8. robbie36

    robbie36 Mu-43 All-Pro

    Sep 25, 2010
    Bangkok
    rob collins
    So I have had my YN-560-TX for about a week and here is my quick review.

    If you want to know the bottom line - this unit has almost been put together flawlessly by Yongnuo. I do have a couple of small niggles that I will post at the end. Apart from that if you own Yongnuo 560 iii flashes that you use off camera you should just go out and buy this product. They are selling for as little as US$50.

    yong-1.

    I suspect everyone reading this basically knows what the unit is supposed to do. Act as a transmitter solely for the 560 iii manual flash. This makes use of the 560iii flash built in receiver with saves a whole lot of extra batteries, connections and general flash grief. It also allows you to control power direct and zoom of each individual flash directly from the transmitter and has 6 groups. It doesnt do anything magical like bring HSS or TTL to the flash of course. So why do I think it is so good for a product that really does no more that is written (or not) on the box? Well read on.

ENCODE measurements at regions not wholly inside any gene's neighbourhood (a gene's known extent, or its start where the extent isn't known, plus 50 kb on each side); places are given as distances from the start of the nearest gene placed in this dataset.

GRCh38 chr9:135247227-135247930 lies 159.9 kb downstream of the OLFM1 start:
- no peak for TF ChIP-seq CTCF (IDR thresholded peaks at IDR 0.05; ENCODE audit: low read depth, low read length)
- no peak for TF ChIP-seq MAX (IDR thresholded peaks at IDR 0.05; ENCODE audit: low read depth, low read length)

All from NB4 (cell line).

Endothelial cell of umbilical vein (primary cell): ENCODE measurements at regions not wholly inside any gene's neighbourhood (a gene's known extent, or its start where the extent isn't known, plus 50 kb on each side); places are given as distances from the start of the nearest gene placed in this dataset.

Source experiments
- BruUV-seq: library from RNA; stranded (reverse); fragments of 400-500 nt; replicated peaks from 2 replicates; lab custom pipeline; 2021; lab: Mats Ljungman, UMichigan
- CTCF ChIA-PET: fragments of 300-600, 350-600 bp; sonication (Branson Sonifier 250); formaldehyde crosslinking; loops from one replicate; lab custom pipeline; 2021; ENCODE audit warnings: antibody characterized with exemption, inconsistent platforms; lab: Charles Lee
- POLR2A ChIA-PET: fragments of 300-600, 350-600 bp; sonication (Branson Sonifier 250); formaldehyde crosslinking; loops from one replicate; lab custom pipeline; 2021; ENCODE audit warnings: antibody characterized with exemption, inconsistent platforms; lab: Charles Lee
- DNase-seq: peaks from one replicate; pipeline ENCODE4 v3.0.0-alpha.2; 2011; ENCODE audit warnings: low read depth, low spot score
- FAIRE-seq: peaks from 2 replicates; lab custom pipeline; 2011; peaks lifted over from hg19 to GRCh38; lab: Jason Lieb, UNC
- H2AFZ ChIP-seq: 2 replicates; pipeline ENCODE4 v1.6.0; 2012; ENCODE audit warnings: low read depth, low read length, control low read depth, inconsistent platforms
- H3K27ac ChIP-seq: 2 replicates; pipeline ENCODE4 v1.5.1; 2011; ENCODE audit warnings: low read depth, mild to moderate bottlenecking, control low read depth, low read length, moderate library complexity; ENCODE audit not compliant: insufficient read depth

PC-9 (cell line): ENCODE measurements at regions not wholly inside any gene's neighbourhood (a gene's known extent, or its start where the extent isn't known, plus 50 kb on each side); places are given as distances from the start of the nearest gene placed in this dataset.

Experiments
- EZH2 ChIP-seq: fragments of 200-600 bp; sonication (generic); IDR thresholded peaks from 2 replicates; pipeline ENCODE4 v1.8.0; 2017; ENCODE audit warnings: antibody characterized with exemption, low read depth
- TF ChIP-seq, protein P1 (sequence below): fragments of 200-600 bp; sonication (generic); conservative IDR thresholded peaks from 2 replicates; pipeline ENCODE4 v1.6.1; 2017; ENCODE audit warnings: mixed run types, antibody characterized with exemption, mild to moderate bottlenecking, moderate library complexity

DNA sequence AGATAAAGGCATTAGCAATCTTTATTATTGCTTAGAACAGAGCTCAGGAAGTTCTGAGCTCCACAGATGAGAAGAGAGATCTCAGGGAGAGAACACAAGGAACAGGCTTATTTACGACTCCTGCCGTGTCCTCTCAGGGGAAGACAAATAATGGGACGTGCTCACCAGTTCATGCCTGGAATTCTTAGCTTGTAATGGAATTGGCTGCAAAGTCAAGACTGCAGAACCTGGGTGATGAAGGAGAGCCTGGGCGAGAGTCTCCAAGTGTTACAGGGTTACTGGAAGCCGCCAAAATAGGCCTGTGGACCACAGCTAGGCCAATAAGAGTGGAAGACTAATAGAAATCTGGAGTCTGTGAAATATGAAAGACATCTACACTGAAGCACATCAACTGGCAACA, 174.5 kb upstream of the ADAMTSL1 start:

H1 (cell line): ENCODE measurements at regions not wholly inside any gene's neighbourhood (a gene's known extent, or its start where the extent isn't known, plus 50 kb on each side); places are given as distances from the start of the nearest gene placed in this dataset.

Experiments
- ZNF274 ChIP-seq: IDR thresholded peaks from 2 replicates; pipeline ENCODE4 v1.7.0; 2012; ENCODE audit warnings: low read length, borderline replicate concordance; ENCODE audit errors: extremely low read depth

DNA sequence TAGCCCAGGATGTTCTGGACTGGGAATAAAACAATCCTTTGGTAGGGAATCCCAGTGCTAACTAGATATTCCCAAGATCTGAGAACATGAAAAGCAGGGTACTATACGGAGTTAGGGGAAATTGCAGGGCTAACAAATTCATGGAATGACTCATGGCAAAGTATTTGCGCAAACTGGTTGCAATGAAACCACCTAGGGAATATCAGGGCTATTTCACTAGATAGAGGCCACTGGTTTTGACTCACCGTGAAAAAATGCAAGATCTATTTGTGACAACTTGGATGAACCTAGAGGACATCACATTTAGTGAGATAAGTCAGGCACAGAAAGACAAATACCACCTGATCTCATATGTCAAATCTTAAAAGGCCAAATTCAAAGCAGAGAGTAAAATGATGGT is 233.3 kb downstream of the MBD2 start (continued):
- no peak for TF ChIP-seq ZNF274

The flash itself is pretty ugly. It comes in a cardboard box with an A4 sized piece of paper that is the manual. Its construction is the same quality as the Yongnuo 560iii which I think is extremely good for the price point. If you look at it, the controls bear a remarkable resemblance to the ones on the 560iii. It is also pretty big - basically roughly the same size as the 560iii without the flash head - it is actually about 1cm taller (to make room for the larger LCD) and 1cm thinner. It fits well onto the camera with a plastic tightening screw that is easier to use than on the flash.

    The controls look the same as the 560iii but the on/off is now a switch as opposed to the rather annoying press and hold button on the 560iii.